In her year and a half living as Ned, Vincent put him in a number of stereotypical, hypermasculine situations until, at an Iron John retreat, "Ned began to lose it. Being Ned had worn Ms. Vincent down; she felt alienated and disassociated, and after the retreat she checked herself into a hospital for depression," the Times noted. 

The idea for Vincent's next book, Voluntary Madness: My Year Lost and Found in the Loony Bin (2008), came to her after the Iron John unraveling, when she had committed herself to the hospital as a suicide risk. In another attempt at immersive journalism, she subsequently toured mental institutions and "found herself increasingly mired in depression and juggling a cocktail of medications," the Times wrote.

In 2013, Vincent began a new novel, Adeline, in which she imagined the inner life of Virginia Woolf from the moment Woolf conceived her novel To the Lighthouse to the morning in 1941 when she walked into the river near her home, with pockets full of stones, and drowned. As Vincent was working on the book, she tried to kill herself. Adeline, she wrote later, was "not just a work of fiction, or an act of literary ventriloquism. It was my suicide note."


Image of the Day: Chris Stedman at Subtext

Subtext Books in St. Paul, Minn., hosted the launch event for Chris Stedman's updated edition of IRL: Finding Our Real Selves in a Digital World (Broadleaf Books). Pictured: Stedman (left) in conversation with R. Eric Thomas.

Writer's Block Bookstore Wins 'Best of Orlando' Honors

Writer's Block Bookstore was named Best Independent Bookstore in Orlando Weekly's "Best of Orlando" survey: "With two locations in Winter Park and Winter Garden, your new and used book options abound at Writer's Block Bookstore, an independent venue that also stocks your journaling and gift bag needs. Our readers recommend enjoying a glass of wine while browsing titles during Wine Down Wednesday or Thirsty Thursdays."

Best Comic Shop honors went to Gods & Monsters: "Nestled in the heart of the I-Drive area, this eclectic comic book and collectibles shop gives locals incentive to venture into the tourist zone. Packed to the gills with funnybooks, graphic novels, toys, statues and gaming supplies, Gods & Monsters has it all... including an apocalyptic speakeasy, Vault 5421, accessible only from the rear of the store."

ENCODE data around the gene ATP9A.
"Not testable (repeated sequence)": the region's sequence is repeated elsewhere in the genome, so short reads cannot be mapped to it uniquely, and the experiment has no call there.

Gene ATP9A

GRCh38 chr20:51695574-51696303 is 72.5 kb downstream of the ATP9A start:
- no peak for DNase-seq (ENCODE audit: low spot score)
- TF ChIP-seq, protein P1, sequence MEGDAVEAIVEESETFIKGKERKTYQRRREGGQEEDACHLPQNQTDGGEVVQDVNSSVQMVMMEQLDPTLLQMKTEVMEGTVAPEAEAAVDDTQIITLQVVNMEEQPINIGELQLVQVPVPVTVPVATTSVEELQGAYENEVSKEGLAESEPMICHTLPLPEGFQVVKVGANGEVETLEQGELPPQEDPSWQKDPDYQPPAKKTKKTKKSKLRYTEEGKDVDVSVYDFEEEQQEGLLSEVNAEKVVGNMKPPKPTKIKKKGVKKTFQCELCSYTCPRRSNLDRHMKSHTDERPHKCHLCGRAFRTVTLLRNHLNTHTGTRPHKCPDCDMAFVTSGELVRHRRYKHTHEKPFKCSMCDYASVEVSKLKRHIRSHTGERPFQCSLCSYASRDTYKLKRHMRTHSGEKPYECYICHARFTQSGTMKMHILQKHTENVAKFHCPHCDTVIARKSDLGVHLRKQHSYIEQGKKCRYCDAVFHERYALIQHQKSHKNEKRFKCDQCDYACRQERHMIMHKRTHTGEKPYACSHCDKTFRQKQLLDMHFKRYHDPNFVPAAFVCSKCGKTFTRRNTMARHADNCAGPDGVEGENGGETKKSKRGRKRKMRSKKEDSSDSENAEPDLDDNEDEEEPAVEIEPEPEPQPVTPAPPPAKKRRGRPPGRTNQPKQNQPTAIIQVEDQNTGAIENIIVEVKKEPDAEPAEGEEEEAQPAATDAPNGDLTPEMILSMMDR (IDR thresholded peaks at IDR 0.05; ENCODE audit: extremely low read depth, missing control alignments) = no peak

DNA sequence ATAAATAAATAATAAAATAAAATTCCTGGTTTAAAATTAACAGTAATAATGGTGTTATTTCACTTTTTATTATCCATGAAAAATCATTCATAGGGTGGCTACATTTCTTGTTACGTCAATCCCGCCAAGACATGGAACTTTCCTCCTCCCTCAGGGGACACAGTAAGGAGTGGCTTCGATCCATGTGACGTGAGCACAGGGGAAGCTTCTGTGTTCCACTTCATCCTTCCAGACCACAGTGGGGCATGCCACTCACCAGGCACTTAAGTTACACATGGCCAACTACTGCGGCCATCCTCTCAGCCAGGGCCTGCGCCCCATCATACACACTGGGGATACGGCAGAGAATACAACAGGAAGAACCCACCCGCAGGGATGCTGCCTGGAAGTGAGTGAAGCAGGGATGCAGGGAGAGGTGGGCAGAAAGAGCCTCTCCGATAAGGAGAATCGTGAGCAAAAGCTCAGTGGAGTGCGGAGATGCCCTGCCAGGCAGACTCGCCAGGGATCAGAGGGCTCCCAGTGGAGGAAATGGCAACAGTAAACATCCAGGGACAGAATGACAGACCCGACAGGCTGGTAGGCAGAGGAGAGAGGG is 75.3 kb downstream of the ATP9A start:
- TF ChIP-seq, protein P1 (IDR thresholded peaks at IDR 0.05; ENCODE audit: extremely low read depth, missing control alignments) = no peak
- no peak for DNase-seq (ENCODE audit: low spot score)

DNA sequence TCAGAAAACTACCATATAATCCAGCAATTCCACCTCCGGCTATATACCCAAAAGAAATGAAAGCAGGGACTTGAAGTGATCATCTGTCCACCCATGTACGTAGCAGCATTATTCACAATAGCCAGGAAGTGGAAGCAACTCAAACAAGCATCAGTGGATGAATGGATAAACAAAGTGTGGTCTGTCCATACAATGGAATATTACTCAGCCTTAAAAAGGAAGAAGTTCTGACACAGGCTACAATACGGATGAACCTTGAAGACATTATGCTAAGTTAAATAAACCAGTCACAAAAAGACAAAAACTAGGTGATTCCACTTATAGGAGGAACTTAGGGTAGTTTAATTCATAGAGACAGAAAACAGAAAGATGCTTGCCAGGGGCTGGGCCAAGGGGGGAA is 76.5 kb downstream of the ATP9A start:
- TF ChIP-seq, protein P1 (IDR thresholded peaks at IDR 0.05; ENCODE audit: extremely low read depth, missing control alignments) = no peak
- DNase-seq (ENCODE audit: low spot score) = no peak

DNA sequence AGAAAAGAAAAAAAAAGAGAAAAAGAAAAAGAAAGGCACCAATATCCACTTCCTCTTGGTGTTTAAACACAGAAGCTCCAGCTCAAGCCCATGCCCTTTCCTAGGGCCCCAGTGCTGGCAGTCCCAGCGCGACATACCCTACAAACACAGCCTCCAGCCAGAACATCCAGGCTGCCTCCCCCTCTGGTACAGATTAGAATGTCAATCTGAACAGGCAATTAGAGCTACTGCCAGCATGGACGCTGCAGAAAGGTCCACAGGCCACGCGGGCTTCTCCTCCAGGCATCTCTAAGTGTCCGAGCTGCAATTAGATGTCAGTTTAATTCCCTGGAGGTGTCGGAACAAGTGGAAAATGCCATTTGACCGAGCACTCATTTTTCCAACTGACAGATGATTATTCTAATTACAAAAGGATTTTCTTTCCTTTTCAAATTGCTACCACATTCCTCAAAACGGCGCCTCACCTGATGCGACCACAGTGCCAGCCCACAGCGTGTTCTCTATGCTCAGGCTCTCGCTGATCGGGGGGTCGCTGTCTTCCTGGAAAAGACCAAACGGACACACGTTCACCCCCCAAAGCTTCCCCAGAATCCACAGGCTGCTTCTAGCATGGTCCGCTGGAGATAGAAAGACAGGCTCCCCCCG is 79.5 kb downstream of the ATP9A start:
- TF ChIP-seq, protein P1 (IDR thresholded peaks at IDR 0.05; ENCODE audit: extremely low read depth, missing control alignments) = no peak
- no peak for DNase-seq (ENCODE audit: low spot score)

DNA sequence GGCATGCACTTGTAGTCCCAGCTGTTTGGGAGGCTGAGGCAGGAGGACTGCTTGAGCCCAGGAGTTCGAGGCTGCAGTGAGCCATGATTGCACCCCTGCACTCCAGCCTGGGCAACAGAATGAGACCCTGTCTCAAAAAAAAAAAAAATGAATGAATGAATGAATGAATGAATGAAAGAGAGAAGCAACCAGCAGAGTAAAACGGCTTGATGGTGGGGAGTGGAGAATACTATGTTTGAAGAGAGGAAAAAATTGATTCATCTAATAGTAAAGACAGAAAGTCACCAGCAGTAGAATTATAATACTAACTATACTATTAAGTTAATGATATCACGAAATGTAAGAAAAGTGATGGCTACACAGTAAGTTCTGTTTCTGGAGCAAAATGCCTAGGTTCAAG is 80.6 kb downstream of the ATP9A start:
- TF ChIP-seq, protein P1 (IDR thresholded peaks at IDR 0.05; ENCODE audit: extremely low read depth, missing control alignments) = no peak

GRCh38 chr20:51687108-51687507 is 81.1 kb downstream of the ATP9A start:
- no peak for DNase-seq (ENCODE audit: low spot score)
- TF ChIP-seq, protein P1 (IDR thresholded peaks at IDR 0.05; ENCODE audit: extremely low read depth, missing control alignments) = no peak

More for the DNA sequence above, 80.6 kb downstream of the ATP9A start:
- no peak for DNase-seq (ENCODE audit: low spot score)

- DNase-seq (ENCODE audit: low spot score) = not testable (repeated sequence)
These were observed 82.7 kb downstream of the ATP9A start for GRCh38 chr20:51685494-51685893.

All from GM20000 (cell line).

Media and Movies

Media Heat: Emiko Jean on Here & Now

NPR's Here & Now: Emiko Jean, author of Mika in Real Life: A Novel (Morrow, $27.99, 9780063215689).

This Weekend on Book TV: The National Book Festival

Book TV airs on C-Span 2 this weekend from 8 a.m. Saturday to 8 a.m. Monday and focuses on political and historical books as well as the book industry. The following are highlights for this coming weekend. For more information, go to Book TV's website.

Saturday, September 3
9:30 a.m. to 6:20 p.m. Live coverage of the National Book Festival in Washington, D.C. Highlights include:

  • 9:30 a.m. An interview with Librarian of Congress Carla Hayden.
  • 10 a.m. David Maraniss, author of Path Lit by Lightning: The Life of Jim Thorpe (Simon & Schuster, $32.50, 9781476748412).
  • 10:45 a.m. Geraldine Brooks, author of Horse: A Novel (Viking, $28, 9780399562969).
  • 11:05 a.m. Tomiko Brown-Nagin, author of Civil Rights Queen: Constance Baker Motley and the Struggle for Equality (Pantheon, $30, 9781524747183), and Kate Clifford Larson, author of Walk with Me: A Biography of Fannie Lou Hamer (‎Oxford University Press, $27.95, 9780190096847).
  • 11:50 a.m. Clint Smith, author of How the Word Is Passed: A Reckoning with the History of Slavery Across America (Little, Brown, $29, 9780316492935).
  • 12:20 p.m. Elizabeth Williamson, author of Sandy Hook: An American Tragedy and the Battle for Truth (Dutton, $28, 9781524746575).
  • 12:45 p.m. Gal Beckerman, author of The Quiet Before: On the Unexpected Origins of Radical Ideas (Crown, $28.99, 9781524759186), and Kathryn Judge, author of Direct: The Rise of the Middleman Economy and the Power of Going to the Source (Harper Business, $29.99, 9780063041974).
  • 1:50 p.m. Brendan McConville, author of The Brethren: A Story of Faith and Conspiracy in Revolutionary America (Harvard University Press, $29.95, 9780674249165), and Elizabeth Williamson.
  • 2:35 p.m. Jack Davis, author of The Bald Eagle: The Improbable Journey of America's Bird (Liveright, $29.95, 9781631495250).
  • 2:55 p.m. Juli Berwald, author of Life on the Rocks: Building a Future for Coral Reefs (Riverhead, $28, 9780593087305), and Edith Widder, author of Below the Edge of Darkness: A Memoir of Exploring Light and Life in the Deep Sea (Virago, $14.99, 9780349011257).
  • 4 p.m. Morten Høi Jensen, Shawn McCreesh and Becca Rothfeld on the role of the modern essay in today's literary environment.